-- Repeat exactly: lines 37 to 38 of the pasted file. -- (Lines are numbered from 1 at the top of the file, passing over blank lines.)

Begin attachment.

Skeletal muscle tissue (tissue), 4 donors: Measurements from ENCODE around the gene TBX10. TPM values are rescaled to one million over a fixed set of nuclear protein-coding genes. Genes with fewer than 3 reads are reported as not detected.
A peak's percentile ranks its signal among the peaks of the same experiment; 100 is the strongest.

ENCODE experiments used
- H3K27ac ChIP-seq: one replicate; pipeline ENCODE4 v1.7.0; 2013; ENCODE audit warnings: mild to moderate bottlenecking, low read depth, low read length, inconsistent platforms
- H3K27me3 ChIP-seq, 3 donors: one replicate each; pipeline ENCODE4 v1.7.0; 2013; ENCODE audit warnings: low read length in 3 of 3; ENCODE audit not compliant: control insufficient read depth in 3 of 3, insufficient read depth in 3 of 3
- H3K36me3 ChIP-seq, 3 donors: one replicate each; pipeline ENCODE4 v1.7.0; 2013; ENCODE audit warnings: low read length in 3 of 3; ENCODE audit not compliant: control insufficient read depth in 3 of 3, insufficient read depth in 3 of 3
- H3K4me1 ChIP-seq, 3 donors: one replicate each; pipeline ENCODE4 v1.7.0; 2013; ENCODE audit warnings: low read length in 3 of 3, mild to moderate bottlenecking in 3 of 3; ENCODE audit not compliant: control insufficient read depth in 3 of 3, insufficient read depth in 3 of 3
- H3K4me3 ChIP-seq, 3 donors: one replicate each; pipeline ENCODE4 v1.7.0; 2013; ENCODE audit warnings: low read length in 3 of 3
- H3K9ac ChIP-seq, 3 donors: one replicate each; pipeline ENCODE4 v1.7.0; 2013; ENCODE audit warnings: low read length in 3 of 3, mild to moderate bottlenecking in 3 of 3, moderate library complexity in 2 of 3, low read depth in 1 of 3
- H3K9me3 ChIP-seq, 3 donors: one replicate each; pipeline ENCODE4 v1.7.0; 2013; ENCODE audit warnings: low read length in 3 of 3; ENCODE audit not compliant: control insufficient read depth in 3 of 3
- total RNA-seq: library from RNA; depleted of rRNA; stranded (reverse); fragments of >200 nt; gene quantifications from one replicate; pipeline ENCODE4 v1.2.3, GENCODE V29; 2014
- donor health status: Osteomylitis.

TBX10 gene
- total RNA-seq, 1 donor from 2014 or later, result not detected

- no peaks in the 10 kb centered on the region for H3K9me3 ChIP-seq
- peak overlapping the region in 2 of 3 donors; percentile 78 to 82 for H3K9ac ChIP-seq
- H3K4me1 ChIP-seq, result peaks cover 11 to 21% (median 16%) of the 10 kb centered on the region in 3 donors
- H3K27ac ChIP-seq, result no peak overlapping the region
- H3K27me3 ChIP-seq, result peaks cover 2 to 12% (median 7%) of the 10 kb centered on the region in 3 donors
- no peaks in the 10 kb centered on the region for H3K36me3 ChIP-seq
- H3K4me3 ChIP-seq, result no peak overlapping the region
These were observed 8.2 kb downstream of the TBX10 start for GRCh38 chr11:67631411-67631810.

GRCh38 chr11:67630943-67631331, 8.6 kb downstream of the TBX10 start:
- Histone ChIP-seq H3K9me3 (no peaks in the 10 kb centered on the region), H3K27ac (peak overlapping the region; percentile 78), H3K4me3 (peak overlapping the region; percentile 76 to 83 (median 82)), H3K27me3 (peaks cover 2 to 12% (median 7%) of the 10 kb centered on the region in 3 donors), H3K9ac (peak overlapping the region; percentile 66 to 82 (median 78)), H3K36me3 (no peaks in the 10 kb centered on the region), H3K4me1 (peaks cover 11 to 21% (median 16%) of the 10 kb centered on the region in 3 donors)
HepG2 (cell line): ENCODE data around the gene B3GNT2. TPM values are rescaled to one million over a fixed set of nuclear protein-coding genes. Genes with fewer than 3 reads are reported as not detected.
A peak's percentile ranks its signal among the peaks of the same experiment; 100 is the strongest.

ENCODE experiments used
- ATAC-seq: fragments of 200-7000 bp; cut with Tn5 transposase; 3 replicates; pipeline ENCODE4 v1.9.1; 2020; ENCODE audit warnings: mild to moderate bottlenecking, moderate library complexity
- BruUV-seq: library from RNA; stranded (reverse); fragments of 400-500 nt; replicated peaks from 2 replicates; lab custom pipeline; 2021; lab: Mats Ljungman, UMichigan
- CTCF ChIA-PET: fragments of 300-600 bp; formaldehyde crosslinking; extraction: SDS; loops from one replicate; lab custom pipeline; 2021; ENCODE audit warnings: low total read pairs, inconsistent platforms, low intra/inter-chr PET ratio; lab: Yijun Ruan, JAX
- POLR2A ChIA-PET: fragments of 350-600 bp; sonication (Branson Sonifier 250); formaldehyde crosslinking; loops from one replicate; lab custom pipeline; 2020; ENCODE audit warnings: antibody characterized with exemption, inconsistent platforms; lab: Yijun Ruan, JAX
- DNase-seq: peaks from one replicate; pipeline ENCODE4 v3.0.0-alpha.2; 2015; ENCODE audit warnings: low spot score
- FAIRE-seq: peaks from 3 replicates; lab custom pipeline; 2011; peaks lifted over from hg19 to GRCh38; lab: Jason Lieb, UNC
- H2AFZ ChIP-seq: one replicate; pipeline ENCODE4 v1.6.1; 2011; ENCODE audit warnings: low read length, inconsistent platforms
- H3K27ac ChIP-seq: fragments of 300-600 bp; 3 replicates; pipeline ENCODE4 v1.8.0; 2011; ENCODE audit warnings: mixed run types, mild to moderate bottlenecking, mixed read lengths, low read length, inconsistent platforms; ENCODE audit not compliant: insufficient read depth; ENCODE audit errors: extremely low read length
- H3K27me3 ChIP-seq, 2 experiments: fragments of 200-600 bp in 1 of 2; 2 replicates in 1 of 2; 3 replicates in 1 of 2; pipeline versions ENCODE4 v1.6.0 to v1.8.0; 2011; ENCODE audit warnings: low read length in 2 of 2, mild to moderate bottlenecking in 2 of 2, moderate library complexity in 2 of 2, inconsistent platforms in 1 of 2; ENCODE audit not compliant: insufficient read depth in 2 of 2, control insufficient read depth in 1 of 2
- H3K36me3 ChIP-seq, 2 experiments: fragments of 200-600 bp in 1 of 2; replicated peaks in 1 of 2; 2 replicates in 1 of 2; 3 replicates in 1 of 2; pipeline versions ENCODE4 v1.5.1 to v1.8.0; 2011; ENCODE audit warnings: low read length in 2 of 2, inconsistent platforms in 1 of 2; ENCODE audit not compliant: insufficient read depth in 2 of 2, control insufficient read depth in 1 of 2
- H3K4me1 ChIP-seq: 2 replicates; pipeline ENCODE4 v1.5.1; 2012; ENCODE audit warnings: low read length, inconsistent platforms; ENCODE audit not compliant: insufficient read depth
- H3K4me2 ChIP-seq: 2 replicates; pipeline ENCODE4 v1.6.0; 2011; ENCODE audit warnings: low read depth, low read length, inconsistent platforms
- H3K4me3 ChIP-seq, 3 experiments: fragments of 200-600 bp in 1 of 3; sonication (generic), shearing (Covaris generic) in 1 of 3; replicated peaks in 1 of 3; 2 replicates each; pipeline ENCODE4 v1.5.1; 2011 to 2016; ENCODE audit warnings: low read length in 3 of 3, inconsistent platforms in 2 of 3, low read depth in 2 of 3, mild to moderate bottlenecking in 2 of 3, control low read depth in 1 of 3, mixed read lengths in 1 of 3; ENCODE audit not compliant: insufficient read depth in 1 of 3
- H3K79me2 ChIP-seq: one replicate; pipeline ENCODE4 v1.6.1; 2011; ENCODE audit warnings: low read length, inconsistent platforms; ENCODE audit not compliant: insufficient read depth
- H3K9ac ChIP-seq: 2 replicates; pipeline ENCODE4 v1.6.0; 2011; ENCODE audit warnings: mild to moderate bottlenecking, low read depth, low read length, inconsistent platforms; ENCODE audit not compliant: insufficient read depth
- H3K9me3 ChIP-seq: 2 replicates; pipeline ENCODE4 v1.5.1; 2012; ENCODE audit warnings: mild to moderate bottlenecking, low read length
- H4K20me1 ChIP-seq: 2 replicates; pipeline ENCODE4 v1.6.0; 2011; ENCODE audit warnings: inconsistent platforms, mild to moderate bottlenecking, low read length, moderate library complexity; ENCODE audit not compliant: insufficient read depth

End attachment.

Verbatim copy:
- H3K36me3 ChIP-seq, 2 experiments: fragments of 200-600 bp in 1 of 2; replicated peaks in 1 of 2; 2 replicates in 1 of 2; 3 replicates in 1 of 2; pipeline versions ENCODE4 v1.5.1 to v1.8.0; 2011; ENCODE audit warnings: low read length in 2 of 2, inconsistent platforms in 1 of 2; ENCODE audit not compliant: insufficient read depth in 2 of 2, control insufficient read depth in 1 of 2
- H3K4me1 ChIP-seq: 2 replicates; pipeline ENCODE4 v1.5.1; 2012; ENCODE audit warnings: low read length, inconsistent platforms; ENCODE audit not compliant: insufficient read depth